Pandemic-era lessons from a college focused on the mental health workforce
It is our attitude at the beginning of a difficult task which, more than anything else, will affect its successful outcome. … The greatest weapon against stress is our ability to choose one thought over another. … Great emergencies and crises show us how much greater our vital resources are than we had supposed… —William James, Father of American Psychology
At a time when the pandemic is taxing humanity’s capacity to cope, these seminal observations by William James on the impact of stress could not be more timely and compelling.
Lost in the noise of spring campus closure and reopening, the natural rhythm of campus life has been thrown into a quandary of unforeseen black swan events. Indeed, these disastrous circumstances have ravaged the soul and optimistic vibe of campuses throughout the nation.
The CDC reports that 40% of US adults are experiencing a mental health crisis, post-traumatic stress, substance or alcohol abuse. After nine months of lockdowns, we are still seeing rising infection and hospital utilization rates. Beyond public health challenges, higher ed leaders are caught between a rock and a hard place when it comes to near-term enrollment melt and long-term financial sustainability.
Amid violent swings in the rapid succession of campus closures, openings, breaks and intersessions, the new normal has decimated public confidence and our sense of safety in spite of wide-spread testing, contact tracing, social distancing and mandated masks.
For most of us, the urgency of access to food, shelter and quality medical care during this pandemic is obvious. Yet, the impact of cultivating inner resources and resilience cannot be overstated.
Viktor Frankl wrote in Man’s Search for Meaning: “When we are no longer able to change a situation, we are challenged to change ourselves.” If Frankl could find meaning in the midst of the Holocaust, surely faculty, students and parents can find meaning in the midst of a pandemic.
Psychologists like William James and Viktor Frankl remind us to master our inner landscape. Psychology offers us the tools to navigate the turbulent waters of our times and optimize our human potential to be of service to others.
We now realize that the next wave of the pandemic will sweep in a mental health crisis as students, parents and faculty are feeling anxious, disappointed, lonely and out of touch with the new normal.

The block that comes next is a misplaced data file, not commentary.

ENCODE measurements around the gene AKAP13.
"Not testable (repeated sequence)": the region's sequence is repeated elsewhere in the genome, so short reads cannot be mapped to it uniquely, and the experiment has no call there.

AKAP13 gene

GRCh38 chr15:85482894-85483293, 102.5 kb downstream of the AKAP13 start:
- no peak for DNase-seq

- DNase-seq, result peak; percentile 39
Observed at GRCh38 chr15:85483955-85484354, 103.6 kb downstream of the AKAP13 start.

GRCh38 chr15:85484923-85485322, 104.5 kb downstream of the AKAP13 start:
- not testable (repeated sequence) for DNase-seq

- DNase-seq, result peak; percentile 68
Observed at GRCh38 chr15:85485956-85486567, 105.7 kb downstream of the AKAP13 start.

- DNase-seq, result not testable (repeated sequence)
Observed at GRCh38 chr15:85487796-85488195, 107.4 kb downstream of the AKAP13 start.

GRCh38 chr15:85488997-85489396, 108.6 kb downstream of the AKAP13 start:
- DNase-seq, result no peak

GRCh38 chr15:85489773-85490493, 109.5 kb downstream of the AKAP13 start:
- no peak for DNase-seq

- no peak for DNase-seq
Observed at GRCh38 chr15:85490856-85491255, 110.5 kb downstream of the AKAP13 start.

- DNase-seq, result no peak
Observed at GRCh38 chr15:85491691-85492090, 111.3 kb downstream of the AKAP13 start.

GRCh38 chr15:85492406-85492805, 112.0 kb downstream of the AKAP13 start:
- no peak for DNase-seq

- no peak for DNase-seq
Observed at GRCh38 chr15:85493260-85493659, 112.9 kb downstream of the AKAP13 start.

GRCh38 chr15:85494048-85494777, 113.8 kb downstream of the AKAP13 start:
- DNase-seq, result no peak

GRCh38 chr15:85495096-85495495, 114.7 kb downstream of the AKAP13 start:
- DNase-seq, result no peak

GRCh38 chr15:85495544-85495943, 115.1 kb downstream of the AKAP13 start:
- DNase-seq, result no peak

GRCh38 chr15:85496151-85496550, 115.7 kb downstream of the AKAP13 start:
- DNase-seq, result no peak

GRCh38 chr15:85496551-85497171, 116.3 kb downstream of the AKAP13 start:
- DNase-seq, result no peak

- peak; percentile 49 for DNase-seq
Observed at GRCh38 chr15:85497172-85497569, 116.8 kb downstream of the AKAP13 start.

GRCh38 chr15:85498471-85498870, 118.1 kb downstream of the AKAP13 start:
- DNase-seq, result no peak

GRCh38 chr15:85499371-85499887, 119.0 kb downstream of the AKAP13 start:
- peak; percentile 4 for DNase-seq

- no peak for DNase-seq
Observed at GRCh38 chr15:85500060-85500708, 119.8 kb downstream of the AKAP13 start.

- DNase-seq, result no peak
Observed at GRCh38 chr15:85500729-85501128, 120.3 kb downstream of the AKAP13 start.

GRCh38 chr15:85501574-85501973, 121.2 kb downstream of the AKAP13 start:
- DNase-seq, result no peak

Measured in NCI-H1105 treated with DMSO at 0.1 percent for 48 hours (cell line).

In the words of Amanda Zurick, assistant clinical psychology professor at William James College in Massachusetts: “I think this is a challenging time for everyone. … I have found that students need extra support, patience and encouragement. I try to create space in class where they can receive that from both me and their peers.”
WJC Associate Professor Jason Osher reports that the pandemic “has forced faculty members to think about teaching in a whole new way … [and] presents some real opportunities for innovation.”
William James alumna Jennifer Brownstein put it thusly: “We’re all going through this collective trauma, so the question becomes: how do we promote post-traumatic growth? We need resilient leaders. We need to be thinking about protective factors, and one of the top protective factors is building ‘community,’ so thinking about how we build a supportive community is key, one that allows people to be vulnerable, and that offers resources for self-care.”
In reflecting on his actual learning experience, George El-Khoury, a WJC Student Ambassador, shared this incisive observation: “William James College is a small school that makes a large impact on its surrounding community.”
Typically, students encountering stress seek help through student services, campus infirmary or campus health center. Unfortunately, there are seldom sufficient professional psychology and behavioral experts available to listen and help. Even when counselors hear students out, there is often a need to rotate them which requires students in crisis to repeat their story over again. Just in the past year, we have witnessed a proliferation of mobile apps for telementalhealth medicine. These digital modalities include online and fully interactive video.
In addition to students and faculty, we need to create courses in parental resilience for families who face anxiety caused by unemployment, overseeing their children’s remote learning, loss of loved ones and disability from COVID.
Against the background of these daunting clouds, William James President Nick Covino inspired 2020 graduates with this wisdom:
“When the Corona Virus hit New England and millions of people stayed home, students of William James College, a mental health workforce builder and teacher of organizational leaders, remained working in the field. Many quickly learned the skills of telementalhealth to work remotely and many went onsite with protective gear to help people with serious mental illness and those in recovery to continue to heal. WJC faculty and staff helped them to stay focused on completing their studies, while these compassionate young men and women, retained a focus on others. … The William James College motto is ‘Meeting the Need, Making a Difference.’ The storm that developed at the end of your studies did not deter your work, it informed and emboldened you. If anyone is prepared to meet the psychological needs that are present in our country in these trying times, you are.”
James E. Samels is President and CEO of The Education Alliance and Senior Partner in the law firm of Samels Associates, Attorneys at Law. Arlene Lieberman is Senior Consultant of The Education Alliance and Senior Associate, Samels Associates, Attorneys at Law.